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Single- versus double-dose rabies vaccination in captive african wild dogs (lycaon pictus)

Connolly, Maren, Thomas, Patrick, Woodroffe, Rosie, Raphael, Bonnie L.
Journal of zoo and wildlife medicine 2015 v.46 no.4 pp. 691-698
Lycaon pictus, Rabies virus, animals, antibodies, blood serum, fluorescence, immune response, neutralization, rabies, vaccination, vaccines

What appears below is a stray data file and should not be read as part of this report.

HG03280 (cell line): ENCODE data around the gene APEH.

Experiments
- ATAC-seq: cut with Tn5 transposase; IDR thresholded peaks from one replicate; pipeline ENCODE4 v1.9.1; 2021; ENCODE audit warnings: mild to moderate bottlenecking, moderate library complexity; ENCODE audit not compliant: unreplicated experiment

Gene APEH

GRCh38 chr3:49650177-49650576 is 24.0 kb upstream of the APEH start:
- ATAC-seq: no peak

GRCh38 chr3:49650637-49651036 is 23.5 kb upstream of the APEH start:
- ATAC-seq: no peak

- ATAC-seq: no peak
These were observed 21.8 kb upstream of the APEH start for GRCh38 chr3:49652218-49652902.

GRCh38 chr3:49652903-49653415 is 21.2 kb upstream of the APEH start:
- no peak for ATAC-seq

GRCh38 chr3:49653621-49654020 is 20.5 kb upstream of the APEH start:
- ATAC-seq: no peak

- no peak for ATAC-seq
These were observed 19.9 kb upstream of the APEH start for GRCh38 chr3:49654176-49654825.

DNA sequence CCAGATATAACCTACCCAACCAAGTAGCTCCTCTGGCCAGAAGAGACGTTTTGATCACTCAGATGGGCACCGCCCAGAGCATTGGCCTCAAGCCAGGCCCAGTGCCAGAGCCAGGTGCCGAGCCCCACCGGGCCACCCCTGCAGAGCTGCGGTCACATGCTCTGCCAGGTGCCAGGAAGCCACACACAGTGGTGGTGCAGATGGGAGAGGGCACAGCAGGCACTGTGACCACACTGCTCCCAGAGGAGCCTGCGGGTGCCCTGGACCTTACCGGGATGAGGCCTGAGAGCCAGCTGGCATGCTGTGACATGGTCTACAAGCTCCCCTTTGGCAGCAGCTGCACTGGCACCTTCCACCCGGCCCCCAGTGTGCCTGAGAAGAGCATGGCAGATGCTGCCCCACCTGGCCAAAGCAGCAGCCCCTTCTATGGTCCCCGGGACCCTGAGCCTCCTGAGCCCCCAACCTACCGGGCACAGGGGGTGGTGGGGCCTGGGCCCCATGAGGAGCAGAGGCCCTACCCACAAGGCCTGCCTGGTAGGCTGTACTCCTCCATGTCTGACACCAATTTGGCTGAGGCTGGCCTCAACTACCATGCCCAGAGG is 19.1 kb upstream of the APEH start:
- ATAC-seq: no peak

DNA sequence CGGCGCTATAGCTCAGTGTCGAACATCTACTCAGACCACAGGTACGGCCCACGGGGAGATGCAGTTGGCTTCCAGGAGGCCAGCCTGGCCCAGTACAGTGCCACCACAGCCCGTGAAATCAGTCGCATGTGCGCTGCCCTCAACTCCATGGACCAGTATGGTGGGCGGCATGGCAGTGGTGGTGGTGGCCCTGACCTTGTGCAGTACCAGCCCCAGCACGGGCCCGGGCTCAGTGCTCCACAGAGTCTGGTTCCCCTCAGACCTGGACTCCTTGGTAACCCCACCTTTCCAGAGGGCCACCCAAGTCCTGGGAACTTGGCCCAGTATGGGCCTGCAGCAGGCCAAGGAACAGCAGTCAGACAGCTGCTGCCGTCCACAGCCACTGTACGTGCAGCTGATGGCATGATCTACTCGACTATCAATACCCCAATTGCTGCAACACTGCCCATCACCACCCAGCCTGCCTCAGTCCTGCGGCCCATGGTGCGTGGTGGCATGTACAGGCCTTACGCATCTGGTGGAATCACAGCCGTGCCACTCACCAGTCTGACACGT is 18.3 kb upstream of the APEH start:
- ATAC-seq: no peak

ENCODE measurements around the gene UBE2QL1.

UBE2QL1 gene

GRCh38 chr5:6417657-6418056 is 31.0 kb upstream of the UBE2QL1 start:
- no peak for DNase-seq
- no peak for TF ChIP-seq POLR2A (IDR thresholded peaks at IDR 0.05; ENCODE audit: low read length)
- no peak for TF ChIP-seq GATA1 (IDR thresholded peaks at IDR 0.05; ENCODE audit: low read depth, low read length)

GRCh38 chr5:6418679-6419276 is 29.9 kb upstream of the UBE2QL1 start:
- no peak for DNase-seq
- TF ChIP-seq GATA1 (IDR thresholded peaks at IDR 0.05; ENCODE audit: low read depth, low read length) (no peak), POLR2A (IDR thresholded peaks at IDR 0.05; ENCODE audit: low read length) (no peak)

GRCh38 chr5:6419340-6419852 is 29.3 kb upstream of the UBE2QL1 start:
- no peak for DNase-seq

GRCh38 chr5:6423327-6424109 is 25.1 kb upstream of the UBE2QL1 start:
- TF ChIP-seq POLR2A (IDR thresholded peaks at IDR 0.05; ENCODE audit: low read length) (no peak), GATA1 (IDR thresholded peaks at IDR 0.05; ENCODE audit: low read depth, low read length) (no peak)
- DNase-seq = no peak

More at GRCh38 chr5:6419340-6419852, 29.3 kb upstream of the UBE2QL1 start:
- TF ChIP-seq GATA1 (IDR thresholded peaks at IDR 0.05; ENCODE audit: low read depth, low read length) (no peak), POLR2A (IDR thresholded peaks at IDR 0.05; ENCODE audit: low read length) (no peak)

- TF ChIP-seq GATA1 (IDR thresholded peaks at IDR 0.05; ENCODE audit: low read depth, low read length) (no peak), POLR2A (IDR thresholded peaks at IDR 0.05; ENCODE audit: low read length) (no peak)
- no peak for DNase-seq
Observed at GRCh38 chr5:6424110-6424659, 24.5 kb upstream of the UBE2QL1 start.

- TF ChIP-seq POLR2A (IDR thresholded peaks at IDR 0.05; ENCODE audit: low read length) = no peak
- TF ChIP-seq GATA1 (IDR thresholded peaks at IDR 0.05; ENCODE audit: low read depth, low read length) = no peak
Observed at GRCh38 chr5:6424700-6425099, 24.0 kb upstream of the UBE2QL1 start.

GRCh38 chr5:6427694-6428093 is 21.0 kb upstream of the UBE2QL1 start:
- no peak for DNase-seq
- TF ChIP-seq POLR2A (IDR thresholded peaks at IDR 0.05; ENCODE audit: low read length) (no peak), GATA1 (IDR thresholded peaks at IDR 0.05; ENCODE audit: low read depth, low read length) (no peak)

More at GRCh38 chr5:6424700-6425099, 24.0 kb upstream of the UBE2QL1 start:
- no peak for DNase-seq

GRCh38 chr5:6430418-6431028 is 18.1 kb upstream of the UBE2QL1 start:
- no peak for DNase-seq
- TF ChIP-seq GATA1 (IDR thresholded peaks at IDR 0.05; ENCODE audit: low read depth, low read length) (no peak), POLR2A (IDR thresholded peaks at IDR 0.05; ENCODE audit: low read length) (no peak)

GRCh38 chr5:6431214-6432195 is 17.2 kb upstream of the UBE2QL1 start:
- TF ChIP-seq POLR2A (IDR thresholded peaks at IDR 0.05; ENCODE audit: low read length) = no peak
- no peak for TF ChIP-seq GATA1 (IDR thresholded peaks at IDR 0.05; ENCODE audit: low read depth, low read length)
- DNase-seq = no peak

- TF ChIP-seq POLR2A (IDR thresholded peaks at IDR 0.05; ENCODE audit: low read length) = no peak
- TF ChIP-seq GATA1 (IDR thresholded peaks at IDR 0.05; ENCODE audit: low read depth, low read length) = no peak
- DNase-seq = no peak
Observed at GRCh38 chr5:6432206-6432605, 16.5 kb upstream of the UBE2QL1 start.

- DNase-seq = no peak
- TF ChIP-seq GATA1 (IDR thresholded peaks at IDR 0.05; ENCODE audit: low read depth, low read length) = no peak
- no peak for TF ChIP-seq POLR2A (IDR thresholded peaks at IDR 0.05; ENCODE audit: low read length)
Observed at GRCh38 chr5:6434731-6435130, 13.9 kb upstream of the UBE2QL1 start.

The immune responses of 35 captive African wild dogs (Lycaon pictus) to an inactivated rabies virus vaccine were evaluated. Seventeen animals received one 1-ml dose of inactivated rabies vaccine administered intramuscularly, while 18 received two 1-ml doses given simultaneously but at different injection sites. Sera were collected from all animals prior to vaccination and intermittently from a subset of animals between 3 and 49 mo postvaccination. Rabies neutralizing serum antibody titers were measured by rapid fluorescent focus inhibition testing. Within 3 mo postvaccination, all 28 animals that were tested within that time period had seroconverted. Overall, titers were significantly higher among animals given two doses of vaccine than among those given a single dose, although this difference was no longer significant by 15 mo postvaccination. Regardless of initial dose, a single administration of inactivated rabies virus vaccine resulted in long-term elevation of titers in the African wild dogs in this study. In the two individuals followed for greater than 36 mo, both (one from each group) maintained detectable titers.